Water infrastructure spending
With aging pipes, frequent main breaks and tremendous costs of repairs and renovations, deteriorating water infrastructure is one of the most critical problems facing municipalities today.
There are an estimated 240,000 drinking water main breaks per year in the U.S, according to the American Society of Civil Engineers (ASCE). The group gave the nation’s drinking water infrastructure a “D” grade in its 2013 report card.
The ASCE also gave the country’s stormwater and wastewater infrastructure a “D” grade, and estimated $298 billion will be needed over the next 20 years to keep the system from crumbling.
The American Water Works Association warns that the majority of the pipes that make up our water infrastructure are nearing the ends of their useful lives. Assuming that every pipe needs replacement, the cost in the coming decades could easily reach $1 trillion.
However, some municipalities are facing the problem head-on. According to Govalytics data, the municipalities spending the most on capital projects related to water infrastructure include:
|Municipality||Project Name||Total Expenditure|
|Seattle||Water Infrastructre Service Renewal||$36,096,000|
|Santa Ana, Calif.||Water Infrastructure Improvements||$30,400,000|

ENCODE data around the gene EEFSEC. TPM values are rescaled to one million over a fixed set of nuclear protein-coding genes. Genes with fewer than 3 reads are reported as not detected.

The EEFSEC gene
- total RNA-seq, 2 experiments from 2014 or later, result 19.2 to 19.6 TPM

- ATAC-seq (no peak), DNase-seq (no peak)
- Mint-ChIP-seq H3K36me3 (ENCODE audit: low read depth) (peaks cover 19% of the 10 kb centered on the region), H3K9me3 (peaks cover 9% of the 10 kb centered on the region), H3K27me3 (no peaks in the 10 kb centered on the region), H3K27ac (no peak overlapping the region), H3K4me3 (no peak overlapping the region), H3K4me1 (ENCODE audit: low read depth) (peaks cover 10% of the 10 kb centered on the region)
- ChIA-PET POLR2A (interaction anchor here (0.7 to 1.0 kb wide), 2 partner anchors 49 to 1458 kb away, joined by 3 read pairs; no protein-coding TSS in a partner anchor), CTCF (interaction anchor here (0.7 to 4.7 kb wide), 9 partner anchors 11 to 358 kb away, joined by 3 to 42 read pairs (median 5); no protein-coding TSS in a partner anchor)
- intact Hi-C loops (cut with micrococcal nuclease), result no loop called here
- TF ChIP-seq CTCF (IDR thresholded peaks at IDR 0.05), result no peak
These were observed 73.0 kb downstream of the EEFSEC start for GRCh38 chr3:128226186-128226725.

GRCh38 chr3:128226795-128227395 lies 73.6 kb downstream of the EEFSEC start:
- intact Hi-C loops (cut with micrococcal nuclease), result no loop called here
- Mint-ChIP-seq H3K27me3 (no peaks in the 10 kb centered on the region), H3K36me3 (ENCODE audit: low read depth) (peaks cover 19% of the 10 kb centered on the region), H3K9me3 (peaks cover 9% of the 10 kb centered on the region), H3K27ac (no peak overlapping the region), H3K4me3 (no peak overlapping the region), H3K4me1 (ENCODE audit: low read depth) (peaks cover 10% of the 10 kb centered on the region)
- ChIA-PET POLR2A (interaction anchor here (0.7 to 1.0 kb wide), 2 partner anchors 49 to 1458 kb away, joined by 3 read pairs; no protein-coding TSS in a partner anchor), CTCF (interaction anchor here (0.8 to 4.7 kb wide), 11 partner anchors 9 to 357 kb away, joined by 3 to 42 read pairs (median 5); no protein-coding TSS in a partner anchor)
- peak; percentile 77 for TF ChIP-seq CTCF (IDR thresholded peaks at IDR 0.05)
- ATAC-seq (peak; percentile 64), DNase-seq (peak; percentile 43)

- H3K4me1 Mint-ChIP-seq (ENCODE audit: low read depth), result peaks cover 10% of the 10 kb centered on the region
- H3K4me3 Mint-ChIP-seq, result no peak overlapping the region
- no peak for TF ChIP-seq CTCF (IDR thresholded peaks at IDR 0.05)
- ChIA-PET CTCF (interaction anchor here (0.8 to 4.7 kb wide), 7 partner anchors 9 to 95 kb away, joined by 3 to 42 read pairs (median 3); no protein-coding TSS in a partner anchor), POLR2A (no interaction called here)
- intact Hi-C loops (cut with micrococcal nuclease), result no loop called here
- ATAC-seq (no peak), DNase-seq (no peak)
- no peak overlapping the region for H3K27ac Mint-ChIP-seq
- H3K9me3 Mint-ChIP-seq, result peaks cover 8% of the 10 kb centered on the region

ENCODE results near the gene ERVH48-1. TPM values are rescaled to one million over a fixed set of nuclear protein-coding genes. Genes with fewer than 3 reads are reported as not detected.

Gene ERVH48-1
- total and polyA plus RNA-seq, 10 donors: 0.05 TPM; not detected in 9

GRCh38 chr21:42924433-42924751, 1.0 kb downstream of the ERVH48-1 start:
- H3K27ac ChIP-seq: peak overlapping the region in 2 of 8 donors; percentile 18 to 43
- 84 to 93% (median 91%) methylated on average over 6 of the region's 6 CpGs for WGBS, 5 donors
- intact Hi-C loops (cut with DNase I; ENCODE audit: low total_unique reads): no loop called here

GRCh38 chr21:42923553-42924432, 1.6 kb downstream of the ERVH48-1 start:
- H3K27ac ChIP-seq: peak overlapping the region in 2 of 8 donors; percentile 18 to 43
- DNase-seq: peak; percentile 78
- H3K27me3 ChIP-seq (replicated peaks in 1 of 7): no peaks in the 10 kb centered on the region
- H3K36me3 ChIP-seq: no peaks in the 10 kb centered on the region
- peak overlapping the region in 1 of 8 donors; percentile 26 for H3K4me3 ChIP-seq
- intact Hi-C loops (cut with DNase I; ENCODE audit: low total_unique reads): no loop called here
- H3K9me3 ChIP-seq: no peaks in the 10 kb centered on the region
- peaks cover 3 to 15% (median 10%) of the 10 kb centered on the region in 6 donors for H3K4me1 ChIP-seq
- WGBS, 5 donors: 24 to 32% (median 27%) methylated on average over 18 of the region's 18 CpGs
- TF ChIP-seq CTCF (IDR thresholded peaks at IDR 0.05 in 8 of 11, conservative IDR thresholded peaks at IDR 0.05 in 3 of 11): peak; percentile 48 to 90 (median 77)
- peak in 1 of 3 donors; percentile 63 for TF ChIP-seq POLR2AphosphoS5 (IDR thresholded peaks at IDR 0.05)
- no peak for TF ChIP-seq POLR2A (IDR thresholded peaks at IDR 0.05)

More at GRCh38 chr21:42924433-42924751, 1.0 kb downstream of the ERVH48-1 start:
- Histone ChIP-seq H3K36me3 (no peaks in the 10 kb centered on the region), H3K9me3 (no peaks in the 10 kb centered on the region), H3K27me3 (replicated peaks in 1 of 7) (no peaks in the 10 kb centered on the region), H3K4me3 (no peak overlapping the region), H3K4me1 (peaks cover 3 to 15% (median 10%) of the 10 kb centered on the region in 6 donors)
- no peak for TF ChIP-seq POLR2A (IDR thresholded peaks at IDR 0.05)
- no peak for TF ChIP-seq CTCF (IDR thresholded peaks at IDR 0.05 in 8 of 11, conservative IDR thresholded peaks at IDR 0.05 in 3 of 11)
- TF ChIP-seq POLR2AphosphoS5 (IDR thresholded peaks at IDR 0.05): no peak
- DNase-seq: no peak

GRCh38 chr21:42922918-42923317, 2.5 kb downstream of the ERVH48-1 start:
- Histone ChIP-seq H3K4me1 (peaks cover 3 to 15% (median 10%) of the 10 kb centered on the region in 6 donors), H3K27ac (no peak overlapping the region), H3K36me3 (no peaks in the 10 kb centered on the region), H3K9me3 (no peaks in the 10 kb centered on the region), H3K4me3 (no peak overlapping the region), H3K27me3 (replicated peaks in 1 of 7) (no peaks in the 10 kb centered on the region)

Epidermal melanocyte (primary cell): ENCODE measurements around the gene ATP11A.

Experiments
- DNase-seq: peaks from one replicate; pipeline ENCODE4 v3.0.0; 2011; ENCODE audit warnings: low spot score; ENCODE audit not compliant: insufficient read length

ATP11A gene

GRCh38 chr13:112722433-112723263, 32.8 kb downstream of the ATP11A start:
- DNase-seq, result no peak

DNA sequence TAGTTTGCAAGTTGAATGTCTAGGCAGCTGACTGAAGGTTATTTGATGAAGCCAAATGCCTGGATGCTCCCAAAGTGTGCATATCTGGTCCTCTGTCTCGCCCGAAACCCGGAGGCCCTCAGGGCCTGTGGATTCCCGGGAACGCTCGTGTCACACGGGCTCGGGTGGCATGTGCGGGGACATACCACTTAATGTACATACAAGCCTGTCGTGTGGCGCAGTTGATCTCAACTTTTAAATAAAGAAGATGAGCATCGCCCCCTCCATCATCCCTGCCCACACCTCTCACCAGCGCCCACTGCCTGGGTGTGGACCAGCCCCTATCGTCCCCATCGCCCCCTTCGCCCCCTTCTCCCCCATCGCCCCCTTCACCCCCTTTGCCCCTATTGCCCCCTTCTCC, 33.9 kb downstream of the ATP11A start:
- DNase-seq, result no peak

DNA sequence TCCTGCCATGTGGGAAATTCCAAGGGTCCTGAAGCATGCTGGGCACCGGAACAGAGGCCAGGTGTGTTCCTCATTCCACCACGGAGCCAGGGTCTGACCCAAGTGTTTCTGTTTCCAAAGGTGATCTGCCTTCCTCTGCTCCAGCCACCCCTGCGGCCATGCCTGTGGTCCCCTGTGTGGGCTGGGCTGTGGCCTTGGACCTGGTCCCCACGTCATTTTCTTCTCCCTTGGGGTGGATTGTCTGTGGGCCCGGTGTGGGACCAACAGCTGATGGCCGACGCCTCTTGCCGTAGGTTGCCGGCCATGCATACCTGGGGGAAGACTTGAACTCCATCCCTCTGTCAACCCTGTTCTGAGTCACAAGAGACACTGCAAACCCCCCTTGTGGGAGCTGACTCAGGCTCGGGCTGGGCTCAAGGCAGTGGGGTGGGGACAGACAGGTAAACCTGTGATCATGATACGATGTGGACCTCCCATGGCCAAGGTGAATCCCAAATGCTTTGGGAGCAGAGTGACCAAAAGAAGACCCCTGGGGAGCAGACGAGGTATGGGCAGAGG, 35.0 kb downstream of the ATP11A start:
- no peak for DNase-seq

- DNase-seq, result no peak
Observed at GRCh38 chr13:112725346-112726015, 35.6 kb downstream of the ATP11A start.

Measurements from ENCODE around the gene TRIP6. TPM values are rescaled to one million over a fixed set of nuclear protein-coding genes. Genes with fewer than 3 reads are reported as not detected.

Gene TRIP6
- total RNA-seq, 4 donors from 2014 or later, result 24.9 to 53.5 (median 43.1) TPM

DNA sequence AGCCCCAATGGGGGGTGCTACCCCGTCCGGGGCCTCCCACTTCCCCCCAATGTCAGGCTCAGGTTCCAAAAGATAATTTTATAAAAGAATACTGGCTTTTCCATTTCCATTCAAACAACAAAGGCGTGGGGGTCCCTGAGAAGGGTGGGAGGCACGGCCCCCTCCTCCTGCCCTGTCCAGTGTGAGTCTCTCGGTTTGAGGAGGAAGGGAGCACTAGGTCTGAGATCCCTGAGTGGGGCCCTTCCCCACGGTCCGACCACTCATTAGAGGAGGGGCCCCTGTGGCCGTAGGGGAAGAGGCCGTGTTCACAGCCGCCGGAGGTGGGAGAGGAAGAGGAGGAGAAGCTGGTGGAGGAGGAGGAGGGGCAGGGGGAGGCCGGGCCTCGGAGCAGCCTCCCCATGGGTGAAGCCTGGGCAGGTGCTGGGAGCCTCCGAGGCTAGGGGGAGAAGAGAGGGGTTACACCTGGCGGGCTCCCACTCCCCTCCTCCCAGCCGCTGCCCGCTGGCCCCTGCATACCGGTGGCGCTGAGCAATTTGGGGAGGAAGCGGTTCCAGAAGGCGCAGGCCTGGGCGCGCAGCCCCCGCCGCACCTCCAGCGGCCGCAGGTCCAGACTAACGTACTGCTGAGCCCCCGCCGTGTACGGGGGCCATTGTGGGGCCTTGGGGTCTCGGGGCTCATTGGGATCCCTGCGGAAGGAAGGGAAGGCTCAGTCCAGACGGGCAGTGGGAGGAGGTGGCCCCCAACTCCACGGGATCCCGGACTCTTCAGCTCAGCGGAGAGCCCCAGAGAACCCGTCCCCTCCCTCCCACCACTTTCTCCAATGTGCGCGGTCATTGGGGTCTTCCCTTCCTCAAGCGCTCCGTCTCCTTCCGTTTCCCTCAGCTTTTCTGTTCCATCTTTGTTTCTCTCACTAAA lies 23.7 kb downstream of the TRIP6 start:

|Fairfax County, Va.||Conveyance System Rehabilitation||$27,500,000|
|Garland, Texas||Relocation of Mains||$10,789,277|
|Hollywood, Fla.||Stormwater Infrastructure Program||$4,674,500|
Govalytics, is a sales and marketing tool for companies looking to contract with local governments, measures municipal spending in the nation’s top 25 MSAs.
MSAs, as defined by the U.S. Census Bureau, are cities and their metro (or micro) areas. “A metro area contains a core urban area of 50,000 or more population, and a micro area contains an urban core of at least 10,000 (but less than 50,000) population. Each metro or micro area consists of one or more counties and includes the counties containing the core urban area, as well as any adjacent counties that have a high degree of social and economic integration (as measured by commuting to work) with the urban core.”
For more information on these projects, or to see how Govalytics can help your agency as a benchmarking tool, visit the website.